Torchwood: Revisiting COUNTRYCIDE

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Dr. Moo watches the next episode of Torchwood and loses his appetite. 


Chris Chibnall, how do I feel about thee? One week you’re writing garbage like Day One and then you made Cyberwoman, which was somehow even worse – but then this happens! I’m going to put my cards on the table up front: Countrycide is a masterpiece!

Not only is it crap-your-pants scary, it also manages to keep you guessing right up to the big reveal while effortlessly developing the cast of characters at the same time. Right out the starting blocks Chibs’s script and Andy Goddard’s pitch-perfect direction come together to establish the tone. Up to now we’ve had murder mystery stories, alien invasion stories and base under siege stories, but while we’ve been shocked and surprised by many things (right from the start of the pilot in fact) nothing yet has managed to be truly scary. But then we get Countrycide. It’s opening scenes are nothing we haven’t seen or heard before – young woman, empty road, man stalking her, death – but immediately you know: This is when Torchwood finally goes for the horror genre!

The location shooting in the Brecon Beacons is a highlight of the episode. It’s good to get outside Cardiff occasionally, even if only by 25 miles.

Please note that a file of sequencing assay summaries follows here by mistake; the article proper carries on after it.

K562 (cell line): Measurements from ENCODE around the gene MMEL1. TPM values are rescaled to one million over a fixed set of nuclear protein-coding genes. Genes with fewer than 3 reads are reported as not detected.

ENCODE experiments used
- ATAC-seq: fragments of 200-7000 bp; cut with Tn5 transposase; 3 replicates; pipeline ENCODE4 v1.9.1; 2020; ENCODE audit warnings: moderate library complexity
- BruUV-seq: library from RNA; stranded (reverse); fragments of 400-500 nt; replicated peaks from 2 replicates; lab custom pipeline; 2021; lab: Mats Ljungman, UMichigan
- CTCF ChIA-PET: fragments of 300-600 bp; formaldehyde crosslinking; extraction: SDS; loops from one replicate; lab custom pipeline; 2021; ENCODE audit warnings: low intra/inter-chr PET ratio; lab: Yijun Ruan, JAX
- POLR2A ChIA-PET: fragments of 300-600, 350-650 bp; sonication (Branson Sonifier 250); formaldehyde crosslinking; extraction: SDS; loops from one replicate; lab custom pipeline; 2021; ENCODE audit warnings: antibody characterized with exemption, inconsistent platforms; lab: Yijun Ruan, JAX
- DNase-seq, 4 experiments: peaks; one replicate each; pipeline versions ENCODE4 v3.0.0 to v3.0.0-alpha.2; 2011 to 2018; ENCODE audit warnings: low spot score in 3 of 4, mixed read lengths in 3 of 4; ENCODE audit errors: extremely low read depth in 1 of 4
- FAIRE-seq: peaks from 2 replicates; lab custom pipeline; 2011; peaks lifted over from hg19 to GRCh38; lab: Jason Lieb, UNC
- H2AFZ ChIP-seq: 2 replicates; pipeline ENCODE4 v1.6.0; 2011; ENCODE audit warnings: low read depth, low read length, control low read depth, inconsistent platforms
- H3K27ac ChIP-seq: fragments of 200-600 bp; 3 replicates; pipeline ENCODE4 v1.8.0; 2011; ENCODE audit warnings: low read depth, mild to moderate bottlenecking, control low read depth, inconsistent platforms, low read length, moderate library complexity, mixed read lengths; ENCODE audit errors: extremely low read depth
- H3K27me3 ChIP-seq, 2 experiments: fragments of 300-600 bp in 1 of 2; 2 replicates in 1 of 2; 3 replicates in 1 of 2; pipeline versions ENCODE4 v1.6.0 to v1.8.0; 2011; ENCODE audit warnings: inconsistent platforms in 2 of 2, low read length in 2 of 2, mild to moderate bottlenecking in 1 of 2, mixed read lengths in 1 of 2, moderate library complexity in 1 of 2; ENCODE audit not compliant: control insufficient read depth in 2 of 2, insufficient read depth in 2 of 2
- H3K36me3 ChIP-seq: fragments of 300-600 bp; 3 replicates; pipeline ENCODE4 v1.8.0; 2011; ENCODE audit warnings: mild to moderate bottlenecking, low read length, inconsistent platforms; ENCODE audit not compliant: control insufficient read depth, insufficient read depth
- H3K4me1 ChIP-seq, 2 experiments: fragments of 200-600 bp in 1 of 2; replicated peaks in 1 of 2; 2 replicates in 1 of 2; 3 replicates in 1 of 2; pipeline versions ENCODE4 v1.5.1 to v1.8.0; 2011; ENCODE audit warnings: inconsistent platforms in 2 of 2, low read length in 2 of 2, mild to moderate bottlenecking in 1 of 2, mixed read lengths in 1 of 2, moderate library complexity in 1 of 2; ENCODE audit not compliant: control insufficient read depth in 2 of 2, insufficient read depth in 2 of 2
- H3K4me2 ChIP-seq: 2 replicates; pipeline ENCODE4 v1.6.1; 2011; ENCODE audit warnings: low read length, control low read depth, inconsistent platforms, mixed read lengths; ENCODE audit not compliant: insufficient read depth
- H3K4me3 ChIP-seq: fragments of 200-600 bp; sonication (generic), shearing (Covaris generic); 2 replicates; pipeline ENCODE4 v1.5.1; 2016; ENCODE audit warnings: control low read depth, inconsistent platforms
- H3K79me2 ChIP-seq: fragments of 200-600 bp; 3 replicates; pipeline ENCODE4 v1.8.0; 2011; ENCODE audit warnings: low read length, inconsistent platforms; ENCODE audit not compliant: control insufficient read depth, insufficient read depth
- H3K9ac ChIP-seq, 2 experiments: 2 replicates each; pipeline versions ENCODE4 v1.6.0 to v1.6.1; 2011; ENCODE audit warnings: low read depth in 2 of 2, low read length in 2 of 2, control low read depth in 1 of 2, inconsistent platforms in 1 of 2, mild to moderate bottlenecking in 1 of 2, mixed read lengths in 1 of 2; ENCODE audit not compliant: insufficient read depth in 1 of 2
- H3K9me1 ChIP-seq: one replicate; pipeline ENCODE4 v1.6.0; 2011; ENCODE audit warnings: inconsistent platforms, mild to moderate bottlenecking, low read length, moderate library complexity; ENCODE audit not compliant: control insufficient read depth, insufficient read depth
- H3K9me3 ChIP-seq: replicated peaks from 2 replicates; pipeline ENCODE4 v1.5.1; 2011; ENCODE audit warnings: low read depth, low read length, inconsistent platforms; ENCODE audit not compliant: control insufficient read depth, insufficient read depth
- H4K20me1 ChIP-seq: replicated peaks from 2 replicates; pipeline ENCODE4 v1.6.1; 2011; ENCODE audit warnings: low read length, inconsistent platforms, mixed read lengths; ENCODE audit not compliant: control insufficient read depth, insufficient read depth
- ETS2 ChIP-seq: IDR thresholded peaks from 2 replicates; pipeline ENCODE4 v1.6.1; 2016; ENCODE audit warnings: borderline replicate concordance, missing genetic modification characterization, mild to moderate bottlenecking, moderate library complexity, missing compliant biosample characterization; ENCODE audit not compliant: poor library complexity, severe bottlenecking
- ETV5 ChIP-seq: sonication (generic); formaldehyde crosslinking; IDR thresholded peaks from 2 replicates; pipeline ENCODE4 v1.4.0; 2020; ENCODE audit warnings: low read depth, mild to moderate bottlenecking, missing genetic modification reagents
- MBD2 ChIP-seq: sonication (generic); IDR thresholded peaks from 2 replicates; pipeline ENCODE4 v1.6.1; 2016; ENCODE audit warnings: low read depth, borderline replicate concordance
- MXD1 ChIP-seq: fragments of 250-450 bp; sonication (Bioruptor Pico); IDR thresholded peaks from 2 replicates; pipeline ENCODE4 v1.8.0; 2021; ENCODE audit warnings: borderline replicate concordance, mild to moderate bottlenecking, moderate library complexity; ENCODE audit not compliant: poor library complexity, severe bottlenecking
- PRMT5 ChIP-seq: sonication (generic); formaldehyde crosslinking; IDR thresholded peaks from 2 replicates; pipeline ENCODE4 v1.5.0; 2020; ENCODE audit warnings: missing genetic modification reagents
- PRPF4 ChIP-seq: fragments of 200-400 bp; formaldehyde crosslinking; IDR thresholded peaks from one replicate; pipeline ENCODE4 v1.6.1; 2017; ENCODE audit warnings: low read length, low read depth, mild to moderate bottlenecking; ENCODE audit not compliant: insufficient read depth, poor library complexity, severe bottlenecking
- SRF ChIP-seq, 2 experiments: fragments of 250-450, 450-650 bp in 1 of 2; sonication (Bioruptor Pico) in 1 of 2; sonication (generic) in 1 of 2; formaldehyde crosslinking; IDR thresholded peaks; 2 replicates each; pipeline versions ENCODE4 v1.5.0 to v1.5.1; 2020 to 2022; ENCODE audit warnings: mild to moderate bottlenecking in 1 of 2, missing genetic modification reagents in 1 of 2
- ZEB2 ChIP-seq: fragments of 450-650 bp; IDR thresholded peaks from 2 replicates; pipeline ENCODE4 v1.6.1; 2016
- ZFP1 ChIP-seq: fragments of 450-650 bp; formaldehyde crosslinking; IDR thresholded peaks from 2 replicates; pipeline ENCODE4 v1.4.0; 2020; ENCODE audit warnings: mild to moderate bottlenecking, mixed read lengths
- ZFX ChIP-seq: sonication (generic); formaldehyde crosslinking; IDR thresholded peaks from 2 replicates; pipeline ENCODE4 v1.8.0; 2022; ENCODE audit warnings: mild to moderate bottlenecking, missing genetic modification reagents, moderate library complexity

As this is Torchwood, the immediate assumption we make is that the killer is an alien. As the five members of Torchwood go to investigate (all of whom are well-utilised for a change) aliens is the assumption they make as well. But it’s not! This time the villains are human beings… well that’s their species anyway; when we learn what they’re up to and why it becomes difficult to still call them humans. These are humans who are EATING OTHER HUMANS!!! And their explanation for it is that they “like” it. We’ve come a long way since the Androgums now, haven’t we?

The first two-thirds of the episode are all about the buildup to this reveal as our five protagonists set off to investigate the missing people. Chibs takes the time to flesh out the characters here and explore the relationship between them. Ianto still hasn’t got over Lisa’s death (See: Cyberwoman) while Tosh clearly has a thing for Owen, but he makes that complicated by revealing he and Gwen have kissed (also from Cyberwoman). The end of the episode picks up on that with the two of them taking it further and actually sleeping together. This is Gwen, our likable hero, cheating on her boyfriend Rhys, but this is a believable thing for them to be doing, especially after the horrifying ordeals the two of them experience in this episode.

The question of Gwen’s relationship with Owen versus her commitment to Rhys will be a subplot that develops for a little while yet and I’m not convinced it was a necessary storyline – we would all have got along fine without it – but the symbolism of the tricky balancing act of “Torchwood Gwen” and “Real Life Gwen” is certainly effective. When season two comes around and both of her worlds finally, inevitably, collide it all comes together nicely and the story arc gets itself a satisfying conclusion.